Thumbs up for gum

The Australian Dental Association (ADA) says chewing sugar-free gum for 20 minutes after meals produces more saliva and helps neutralise plaque acid. This is helpful during the day when tooth brushing is less practical. It is also useful after acidic drinks.

Oral health promotion

Most dental disease is preventable. The primary nutrition strategy to reduce caries risk is promoting a nutritionally adequate and balanced diet as recommended by Dietary Guidelines. Public health measures include fluoridated water, application of topical fluoride, improving oral hygiene and good access to dental care. Addressing the social determinants of poor oral health is more challenging.

A national health marketing campaign in the UK called Sugar Smart aimed to raise awareness about the sugar content in foods and drinks and encourage parents to reduce their children’s intake. An evaluation of the campaign showed a reduction in mean total sugar intake of around 2% however this was not sustained one year after the campaign. Percentage energy from fat increased across all time points, possibly due to higher fat snacks replacing sweet snacks. A slight reduction in fresh fruit occurred despite campaign messaging promoting fresh fruit, perhaps due to competing media messages that demonise all sugars. Parents expressed confusion over ‘good’ and ‘bad’ sugars, and uncertainty about which sugars to avoid hampered their efforts to change.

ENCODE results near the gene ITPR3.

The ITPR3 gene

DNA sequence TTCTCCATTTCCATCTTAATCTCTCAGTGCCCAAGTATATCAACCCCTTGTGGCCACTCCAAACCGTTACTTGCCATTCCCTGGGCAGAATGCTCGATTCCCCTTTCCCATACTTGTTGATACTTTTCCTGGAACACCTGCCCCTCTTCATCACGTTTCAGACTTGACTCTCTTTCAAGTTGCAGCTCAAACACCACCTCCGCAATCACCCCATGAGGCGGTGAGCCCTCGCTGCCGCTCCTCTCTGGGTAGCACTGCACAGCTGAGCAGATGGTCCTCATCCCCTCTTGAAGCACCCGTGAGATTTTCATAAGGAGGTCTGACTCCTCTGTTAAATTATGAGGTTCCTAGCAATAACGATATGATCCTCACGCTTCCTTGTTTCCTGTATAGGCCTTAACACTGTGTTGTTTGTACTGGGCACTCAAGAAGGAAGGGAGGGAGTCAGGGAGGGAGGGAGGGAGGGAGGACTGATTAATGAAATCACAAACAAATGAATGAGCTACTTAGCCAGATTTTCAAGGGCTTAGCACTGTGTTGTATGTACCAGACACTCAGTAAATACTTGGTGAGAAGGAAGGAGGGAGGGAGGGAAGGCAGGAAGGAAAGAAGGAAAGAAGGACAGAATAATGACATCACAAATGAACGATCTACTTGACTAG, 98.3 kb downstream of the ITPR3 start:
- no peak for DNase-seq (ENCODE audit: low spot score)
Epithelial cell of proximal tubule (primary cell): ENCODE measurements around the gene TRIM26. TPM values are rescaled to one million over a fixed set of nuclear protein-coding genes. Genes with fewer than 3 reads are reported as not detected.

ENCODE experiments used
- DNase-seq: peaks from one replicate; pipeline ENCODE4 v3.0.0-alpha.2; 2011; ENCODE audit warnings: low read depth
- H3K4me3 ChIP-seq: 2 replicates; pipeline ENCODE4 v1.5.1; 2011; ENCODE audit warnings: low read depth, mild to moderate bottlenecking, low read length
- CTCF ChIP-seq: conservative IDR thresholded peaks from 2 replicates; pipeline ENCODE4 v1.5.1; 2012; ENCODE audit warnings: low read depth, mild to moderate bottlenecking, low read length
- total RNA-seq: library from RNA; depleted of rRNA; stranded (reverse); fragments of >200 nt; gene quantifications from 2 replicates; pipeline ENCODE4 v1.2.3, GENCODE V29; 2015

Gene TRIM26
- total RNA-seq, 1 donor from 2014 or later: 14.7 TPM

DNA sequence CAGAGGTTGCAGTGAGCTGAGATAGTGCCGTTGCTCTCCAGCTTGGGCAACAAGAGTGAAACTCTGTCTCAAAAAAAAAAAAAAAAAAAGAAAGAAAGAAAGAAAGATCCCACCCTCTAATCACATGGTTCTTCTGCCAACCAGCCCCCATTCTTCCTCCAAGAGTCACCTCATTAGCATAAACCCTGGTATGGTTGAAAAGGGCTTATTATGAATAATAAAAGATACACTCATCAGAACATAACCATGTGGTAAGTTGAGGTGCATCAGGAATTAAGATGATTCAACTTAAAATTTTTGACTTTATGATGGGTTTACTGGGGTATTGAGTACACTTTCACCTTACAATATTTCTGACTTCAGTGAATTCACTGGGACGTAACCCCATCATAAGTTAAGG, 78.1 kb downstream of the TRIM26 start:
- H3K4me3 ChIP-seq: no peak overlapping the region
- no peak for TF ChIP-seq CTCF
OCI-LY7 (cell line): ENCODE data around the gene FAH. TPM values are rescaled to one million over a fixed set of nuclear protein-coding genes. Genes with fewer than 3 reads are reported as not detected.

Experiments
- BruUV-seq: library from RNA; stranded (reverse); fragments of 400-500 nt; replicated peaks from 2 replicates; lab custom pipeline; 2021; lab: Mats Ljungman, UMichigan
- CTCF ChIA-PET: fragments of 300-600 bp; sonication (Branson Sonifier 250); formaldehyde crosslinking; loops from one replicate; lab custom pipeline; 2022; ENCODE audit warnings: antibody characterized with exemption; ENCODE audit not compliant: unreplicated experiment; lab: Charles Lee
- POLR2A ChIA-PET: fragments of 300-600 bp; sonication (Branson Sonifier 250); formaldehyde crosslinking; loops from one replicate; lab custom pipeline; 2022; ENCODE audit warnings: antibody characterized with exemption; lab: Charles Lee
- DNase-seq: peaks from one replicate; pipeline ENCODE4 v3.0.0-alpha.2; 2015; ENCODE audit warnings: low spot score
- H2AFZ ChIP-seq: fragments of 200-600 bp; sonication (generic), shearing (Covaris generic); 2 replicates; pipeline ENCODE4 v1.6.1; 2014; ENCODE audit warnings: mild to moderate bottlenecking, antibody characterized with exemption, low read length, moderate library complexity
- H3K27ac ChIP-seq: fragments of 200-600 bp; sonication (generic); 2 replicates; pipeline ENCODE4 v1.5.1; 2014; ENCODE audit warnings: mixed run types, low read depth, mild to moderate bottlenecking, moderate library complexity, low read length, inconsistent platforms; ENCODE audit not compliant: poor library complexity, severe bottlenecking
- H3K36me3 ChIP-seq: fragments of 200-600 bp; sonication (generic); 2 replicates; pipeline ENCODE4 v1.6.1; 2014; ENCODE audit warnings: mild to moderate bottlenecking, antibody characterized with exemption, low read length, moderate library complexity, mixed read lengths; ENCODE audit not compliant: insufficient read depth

An Australian-led Cochrane Database Systematic Review of community-based population level interventions for promoting child oral health concluded the evidence was ‘low certainty’ that interventions that combine oral health education with supervised toothbrushing or professional preventive oral care can reduce dental caries in children. Other interventions that aim to promote access to fluoride, improve children’s diets or provide oral health education alone show only limited impact. Cost-effectiveness, long term sustainability, equity of impacts and adverse outcomes were not widely reported. Better quality evidence is required to inform policy and action.

One encouraging example of successfully improving oral health in children is a program that targets Australian indigenous children called the Dalang Project. This co-designed project included Aboriginal and Torres Strait Islander people throughout the planning and implementation process. It embedded oral health therapists within an Aboriginal Controlled Health Service and developed the local workforce. In three years, they achieved a reduction in tooth decay, plaque scores and gingivitis among children. The project saw an increase in oral hygiene behaviour, water drinking and reduced consumption of sugar-sweetened beverages. The project is working with communities in rural towns to install public drinking fountains to make drinking water easier and more convenient (Read our article on nudge science).

Further information

Oral Health Promotion Resources are available from The (Australian) National Oral Health Promotion Clearinghouse.